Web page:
Remuneration is a topic never far from the frontal lobe of INO’s audience and thanks to liquidators John Sheahan and Ian Lock and Federal Court judge Tony Besanko, 2019 has started with a decision guaranteed to get synapses firing.
On Monday Justice Besanko delivered his judgment in Lock, in the matter of Cedenco JV Australia Pty Ltd (in liq) (No 2)  FCA 93 , a decision he reserved back in November last year.
Three things are immediately clear. One is that any future claim by a liquidator seeking to have fees approved without having first provided creditors with a compliant and detailed remuneration report is almost certain to fail.
The second issue is that unless they choose to appeal, Sheahan and Lock will likely forego a small fortune in fees.
Thirdly, given some of the items billed at the top end of their charge out rates, an appeal would seem very, very unlikely.
When INO sought comment yesterday Sheahan said only that he and Lock would “read the judgment and then take advice from our legal representatives”.
The case was initiated in 2015 when Sheahan and Lock applied to have their claims for remuneration approved by the court under section 1322(4)(a) of the Corporations Act.
This section of the Act deals with “irregularities”. Sheahan and Lock argued that it bestowed on the court the power to rule that their claims for remuneration were not invalidated by non-compliance with those sections of the Act that require liquidators to provide creditors with remuneration reports.
ASIC, which appeared intervenor, summoned a veritable army of Sheahan and Lock’s peers to explain why they thought some of Sheahan and Lock’s were excessive.
As the judgment reveals, there were some very substantial fees charged, including for time spent flying to and from New Zealand and the US where some of the parties are based.
These include a claim in one of their WIP Reports for 31.73 hours at $22,213.33 in relation to a single trip flying back to Australia from the US.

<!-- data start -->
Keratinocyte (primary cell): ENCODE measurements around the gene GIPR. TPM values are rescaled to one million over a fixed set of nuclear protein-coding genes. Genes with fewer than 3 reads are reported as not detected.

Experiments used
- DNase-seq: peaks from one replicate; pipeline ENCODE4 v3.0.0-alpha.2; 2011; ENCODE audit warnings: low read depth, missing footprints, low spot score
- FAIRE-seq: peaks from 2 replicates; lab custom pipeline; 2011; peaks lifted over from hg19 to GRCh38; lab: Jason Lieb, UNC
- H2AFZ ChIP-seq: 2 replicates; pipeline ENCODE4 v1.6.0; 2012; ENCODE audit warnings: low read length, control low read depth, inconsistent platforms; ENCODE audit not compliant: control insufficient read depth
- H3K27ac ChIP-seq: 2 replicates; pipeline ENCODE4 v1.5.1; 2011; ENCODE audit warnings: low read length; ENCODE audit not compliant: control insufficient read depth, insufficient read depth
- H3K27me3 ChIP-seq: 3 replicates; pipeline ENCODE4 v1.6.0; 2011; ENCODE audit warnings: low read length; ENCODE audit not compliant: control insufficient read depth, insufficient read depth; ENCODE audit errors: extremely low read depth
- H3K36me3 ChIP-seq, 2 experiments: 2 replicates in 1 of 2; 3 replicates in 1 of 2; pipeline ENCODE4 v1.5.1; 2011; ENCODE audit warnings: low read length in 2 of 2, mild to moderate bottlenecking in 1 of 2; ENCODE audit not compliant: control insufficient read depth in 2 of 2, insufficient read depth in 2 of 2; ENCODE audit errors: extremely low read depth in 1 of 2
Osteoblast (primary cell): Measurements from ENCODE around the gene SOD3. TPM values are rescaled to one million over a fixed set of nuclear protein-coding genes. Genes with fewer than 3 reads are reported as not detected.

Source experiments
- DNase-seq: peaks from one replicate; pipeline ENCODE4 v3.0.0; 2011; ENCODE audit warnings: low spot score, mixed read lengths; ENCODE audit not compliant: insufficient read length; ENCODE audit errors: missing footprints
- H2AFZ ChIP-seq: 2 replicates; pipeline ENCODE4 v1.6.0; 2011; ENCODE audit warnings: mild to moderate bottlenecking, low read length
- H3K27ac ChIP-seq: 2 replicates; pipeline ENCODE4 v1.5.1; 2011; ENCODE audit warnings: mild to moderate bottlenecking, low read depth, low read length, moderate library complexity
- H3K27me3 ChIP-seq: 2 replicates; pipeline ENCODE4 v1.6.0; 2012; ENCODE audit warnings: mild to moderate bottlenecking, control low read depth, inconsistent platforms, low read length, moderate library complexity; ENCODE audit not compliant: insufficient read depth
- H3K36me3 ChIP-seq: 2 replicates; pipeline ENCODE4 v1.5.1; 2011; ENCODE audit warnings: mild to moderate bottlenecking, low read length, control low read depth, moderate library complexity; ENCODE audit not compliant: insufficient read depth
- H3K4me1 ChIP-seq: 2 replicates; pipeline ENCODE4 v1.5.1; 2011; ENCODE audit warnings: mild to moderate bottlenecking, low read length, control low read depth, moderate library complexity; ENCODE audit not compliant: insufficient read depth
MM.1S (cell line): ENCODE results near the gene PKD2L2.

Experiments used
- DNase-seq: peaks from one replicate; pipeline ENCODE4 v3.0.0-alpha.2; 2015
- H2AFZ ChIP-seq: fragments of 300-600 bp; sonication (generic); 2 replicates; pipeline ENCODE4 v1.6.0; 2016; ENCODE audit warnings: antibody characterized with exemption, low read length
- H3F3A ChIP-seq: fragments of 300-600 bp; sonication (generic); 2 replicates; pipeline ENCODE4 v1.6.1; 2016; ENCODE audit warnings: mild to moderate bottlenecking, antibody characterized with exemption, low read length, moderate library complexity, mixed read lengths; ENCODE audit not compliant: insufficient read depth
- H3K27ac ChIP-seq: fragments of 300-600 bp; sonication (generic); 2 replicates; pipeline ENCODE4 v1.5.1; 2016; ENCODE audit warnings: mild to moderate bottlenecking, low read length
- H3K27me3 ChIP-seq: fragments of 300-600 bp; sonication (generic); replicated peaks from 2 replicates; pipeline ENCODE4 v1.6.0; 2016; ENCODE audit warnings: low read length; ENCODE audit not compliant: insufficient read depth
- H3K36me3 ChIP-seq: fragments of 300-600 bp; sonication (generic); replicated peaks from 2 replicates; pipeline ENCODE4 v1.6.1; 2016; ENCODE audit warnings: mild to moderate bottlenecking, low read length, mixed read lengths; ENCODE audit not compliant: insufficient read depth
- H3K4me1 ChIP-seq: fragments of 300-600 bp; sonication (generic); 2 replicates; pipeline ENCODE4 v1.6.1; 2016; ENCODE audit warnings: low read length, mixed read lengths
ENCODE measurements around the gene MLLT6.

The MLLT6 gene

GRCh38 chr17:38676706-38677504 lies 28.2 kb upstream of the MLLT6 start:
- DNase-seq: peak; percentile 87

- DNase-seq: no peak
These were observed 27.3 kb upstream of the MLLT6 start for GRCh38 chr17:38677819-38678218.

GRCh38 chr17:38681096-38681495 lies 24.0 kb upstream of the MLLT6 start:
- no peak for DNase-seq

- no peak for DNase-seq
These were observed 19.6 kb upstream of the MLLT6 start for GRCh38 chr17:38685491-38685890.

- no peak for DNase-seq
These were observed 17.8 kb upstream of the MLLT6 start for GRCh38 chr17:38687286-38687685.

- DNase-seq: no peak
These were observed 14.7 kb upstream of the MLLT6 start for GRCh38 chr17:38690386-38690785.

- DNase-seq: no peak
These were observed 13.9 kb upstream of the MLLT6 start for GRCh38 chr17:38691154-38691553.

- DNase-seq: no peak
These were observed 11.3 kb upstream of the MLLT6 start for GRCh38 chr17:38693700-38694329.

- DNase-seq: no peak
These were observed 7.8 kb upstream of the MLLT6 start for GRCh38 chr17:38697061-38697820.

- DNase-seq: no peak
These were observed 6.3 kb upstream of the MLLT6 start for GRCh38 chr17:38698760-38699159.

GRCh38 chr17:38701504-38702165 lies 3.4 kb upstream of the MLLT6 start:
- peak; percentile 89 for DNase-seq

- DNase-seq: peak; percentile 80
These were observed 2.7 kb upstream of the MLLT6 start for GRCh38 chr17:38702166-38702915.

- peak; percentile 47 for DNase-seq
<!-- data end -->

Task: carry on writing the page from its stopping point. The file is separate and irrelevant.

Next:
During cross-examination Shehan explained that his normal practice was to claim for a maximum of 12 hours per day and speculated that the claim might represent two days for returning home.
Among those engaged by ASIC was Ferrier Hodgson’s managing partner in Sydney Peter Gothard, who was involved in a failed bid to replace Sheahan and Lock with two of his Ferrier Hodgson colleagues in 2013.
Also co-opted to provide input in terms of charge out rates and the appropriateness of charging for travelling time were former BDO partner James White; Alan Scott from BRI Ferrier (SA); Smith Hancock’s Mike Smith; Austen Taylor from Meertens; KordaMentha co-founder Mark Korda, then PPB partner Daniel Bryant (now at PwC); Hayes Advisory’s Alan Hayes and McGrathNicol’s Robyn McKern.
The judgment’s 173 odd pages contain a wealth of detail about potentially contentious charges and their $700 per hour charge out rates.
The key paragraphs in this respect are 313 to 315 where Justice Besanko concludes: “I have taken all these matters into account and I have reached the conclusion that the plaintiffs’ hourly charges are excessive.
“They fall outside the band of reasonable remuneration. The amounts that should be allowed as reasonable remuneration is not capable of precise determination and cannot turn merely on the characterisation of the plaintiffs’ firm as boutique or otherwise.
“It seems to me that the discount for manager should be less than partner and senior manager because the differences with the other charges are less. I think a discount of 10% is appropriate in the case of manager. A discount of 20% is appropriate in the case of partner and senior manager.
“A process will need to be put in place to recalculate the figures and I will hear from the parties as to how that is to be done,” he said.
The parties were ordered to return to court later this month with a view as to how the recalculation of remuneration should be undertaken.